Friday 22 June 2007

Unsolicited calls

Two unsolicited calls today on my home phone, which is registered with the Telephone Preference Service (TPS). One caller identifies himself as working for 'various financial companies', the other for 'different financial companies'. They pronounce the 'various' and the 'different' very indistinctly to try and cover up the fact that they haven't introduced themselves properly. They want to make an offer regarding mortgage interest rates. Both are using a very low quality connection and refuse to state who they represent. They won't say who asked or told them to call me.

A UK regulated financial services company should not be making unsolicited outbound calls. It knows that this carries penalties, and increasingly will ask customers to sign up to receive a regular call from an adviser or an account manager. Product design may include a provision for calls from time to time. So a company may sometimes make a mistake, but it will try hard to avoid repeating it. If you don't want to be bothered, just tell them clearly that you don't want to hear from them again.

An unregulated company based abroad has few constraints apart from penalties that may arise if any misuse of the telephone system is proven. The best thing to do is to tell these people to get lost - and don't call again.

TPS advice is as follows

Companies based abroad who call into the UK and who are making calls on behalf of a UK based company, must comply with UK regulations and screen their call lists against TPS before making an unsolicited sales and marketing call to a UK telephone number. We do make the file available to overseas based companies under licence for the purpose of suppression so they know whom not to telephone but many overseas companies who telephone the UK on their own account from overseas do so to avoid legal and self regulatory restrictions. We would advise caution in responding to unsolicited sales and marketing telephone calls from overseas especially if they are asking you to send them money or using a premium rate phone line (numbers beginning with 09). If you are receiving unsolicited sales and marketing calls from overseas you should contact the overseas company who is making the call.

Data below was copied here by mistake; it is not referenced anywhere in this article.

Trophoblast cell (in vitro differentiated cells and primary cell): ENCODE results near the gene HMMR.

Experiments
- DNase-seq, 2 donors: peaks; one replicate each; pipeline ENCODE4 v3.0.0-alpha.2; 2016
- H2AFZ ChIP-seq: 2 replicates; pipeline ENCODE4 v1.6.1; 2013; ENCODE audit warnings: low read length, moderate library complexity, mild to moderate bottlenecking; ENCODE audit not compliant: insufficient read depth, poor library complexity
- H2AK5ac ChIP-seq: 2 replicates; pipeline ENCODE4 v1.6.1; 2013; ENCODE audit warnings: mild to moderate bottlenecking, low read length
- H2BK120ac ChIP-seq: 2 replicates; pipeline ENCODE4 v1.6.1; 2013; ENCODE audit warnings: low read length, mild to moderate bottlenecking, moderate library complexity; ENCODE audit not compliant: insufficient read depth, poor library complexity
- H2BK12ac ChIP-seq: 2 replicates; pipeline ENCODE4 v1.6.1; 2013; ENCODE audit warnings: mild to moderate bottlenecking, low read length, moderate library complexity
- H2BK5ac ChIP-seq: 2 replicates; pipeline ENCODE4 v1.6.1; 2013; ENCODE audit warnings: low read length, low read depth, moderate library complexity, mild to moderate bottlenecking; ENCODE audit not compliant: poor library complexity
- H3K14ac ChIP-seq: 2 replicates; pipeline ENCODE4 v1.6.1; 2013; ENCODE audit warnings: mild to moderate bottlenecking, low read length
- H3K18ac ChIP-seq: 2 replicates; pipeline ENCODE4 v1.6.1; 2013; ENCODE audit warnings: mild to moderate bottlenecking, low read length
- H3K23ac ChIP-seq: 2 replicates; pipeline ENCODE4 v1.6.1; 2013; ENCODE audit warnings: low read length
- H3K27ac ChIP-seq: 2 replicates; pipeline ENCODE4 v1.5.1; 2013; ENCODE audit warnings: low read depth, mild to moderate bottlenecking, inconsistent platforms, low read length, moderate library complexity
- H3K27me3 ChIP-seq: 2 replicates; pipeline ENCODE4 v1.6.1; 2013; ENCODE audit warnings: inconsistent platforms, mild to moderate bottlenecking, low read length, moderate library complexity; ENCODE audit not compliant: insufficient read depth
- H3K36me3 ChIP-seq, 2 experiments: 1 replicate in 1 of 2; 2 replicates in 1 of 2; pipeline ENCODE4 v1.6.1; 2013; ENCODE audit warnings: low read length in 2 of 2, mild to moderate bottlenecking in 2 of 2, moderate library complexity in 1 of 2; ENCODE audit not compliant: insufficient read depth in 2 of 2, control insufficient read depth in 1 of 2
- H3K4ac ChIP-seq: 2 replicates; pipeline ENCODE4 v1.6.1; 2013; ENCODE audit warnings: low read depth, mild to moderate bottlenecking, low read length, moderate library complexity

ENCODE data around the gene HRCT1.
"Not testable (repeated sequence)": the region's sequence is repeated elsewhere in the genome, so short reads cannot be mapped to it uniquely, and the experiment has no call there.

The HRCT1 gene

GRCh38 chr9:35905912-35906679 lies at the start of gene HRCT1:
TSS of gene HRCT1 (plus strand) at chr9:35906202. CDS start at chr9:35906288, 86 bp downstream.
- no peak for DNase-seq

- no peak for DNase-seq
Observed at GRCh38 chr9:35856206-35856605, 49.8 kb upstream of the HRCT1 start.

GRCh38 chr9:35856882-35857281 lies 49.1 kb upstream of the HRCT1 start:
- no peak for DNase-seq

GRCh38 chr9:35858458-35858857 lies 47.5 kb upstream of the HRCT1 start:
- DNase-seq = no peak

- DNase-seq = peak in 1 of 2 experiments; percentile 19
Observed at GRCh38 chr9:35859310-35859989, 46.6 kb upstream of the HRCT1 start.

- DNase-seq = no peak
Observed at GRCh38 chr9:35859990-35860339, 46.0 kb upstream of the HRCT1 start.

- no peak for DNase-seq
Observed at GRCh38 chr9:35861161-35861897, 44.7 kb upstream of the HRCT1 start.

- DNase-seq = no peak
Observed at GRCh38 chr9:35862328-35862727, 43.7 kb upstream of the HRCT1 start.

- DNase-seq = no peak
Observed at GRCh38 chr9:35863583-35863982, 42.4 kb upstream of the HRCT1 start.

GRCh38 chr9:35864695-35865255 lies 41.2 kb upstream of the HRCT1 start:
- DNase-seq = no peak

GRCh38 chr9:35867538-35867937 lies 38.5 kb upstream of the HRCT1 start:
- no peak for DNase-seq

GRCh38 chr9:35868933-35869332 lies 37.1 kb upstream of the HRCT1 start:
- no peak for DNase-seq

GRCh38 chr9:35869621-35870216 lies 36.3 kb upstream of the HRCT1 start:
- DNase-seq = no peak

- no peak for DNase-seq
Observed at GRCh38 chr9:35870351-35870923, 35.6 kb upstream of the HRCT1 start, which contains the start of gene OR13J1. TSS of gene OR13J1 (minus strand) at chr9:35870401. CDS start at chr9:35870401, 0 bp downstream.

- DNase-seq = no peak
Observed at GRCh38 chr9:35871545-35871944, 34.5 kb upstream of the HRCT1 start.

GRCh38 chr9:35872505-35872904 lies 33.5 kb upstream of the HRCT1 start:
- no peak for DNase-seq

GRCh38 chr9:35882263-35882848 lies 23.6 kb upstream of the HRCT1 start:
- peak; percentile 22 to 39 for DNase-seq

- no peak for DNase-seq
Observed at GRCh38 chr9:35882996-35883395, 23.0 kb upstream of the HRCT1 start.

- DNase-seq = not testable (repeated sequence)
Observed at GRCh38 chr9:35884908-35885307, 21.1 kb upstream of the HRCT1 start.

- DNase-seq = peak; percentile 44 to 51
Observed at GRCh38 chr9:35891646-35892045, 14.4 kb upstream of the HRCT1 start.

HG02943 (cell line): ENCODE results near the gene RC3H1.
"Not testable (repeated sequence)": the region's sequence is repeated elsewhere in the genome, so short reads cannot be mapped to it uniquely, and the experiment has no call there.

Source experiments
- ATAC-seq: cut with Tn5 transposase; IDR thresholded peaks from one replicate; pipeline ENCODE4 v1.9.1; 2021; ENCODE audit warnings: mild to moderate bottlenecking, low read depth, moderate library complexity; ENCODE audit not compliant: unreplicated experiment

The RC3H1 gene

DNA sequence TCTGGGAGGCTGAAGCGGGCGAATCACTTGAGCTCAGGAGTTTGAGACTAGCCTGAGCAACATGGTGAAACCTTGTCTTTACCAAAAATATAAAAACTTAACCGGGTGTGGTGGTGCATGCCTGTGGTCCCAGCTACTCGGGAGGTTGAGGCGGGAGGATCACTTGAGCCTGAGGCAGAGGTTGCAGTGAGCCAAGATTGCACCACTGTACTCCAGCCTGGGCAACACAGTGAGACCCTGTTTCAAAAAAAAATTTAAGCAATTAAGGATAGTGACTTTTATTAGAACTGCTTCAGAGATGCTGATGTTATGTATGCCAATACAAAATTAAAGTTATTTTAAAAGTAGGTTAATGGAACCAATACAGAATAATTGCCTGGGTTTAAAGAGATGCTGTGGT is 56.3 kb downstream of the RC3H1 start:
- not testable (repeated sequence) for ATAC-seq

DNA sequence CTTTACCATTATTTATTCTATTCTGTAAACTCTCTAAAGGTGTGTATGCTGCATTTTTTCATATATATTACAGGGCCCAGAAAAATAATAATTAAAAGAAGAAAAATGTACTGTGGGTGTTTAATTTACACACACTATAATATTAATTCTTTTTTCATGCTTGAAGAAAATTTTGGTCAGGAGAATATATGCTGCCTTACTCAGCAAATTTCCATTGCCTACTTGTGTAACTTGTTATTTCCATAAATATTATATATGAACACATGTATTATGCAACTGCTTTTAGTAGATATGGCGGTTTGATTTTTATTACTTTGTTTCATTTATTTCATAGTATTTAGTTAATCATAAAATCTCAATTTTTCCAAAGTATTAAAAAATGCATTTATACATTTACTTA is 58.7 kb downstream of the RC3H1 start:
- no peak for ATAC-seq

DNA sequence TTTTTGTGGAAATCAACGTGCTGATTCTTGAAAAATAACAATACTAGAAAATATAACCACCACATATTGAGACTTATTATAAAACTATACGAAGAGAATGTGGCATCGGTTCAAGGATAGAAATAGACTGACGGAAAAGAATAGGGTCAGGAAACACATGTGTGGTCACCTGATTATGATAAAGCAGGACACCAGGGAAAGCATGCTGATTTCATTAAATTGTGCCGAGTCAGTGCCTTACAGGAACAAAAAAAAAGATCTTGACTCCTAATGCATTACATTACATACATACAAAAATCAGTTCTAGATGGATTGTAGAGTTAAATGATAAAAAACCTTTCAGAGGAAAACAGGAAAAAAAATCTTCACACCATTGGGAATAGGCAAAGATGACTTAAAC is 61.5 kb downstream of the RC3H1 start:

Just ask - which company's products are you selling? If there's no straight answer, it's either a scam or a very stupid sales approach. In either case, you really want nothing to do with them.

Tuesday 12 June 2007

Adobe Acrobat 8.0 survey

Another poor online survey - this one by Adobe, who would like to know whether my company might or might not upgrade to Adobe Acrobat 8.0 at some time in the next year.

Amongst the horrors

  • Server errors when I first tried to respond - this makes a great impression

  • No Back button on each page to allow mistakes to be fixed; after a few uses of the browser's Back button, it got its knickers completely in a twist

  • Radio buttons with the instruction "please click all the reasons why..." - of course a radio button only allows you to click one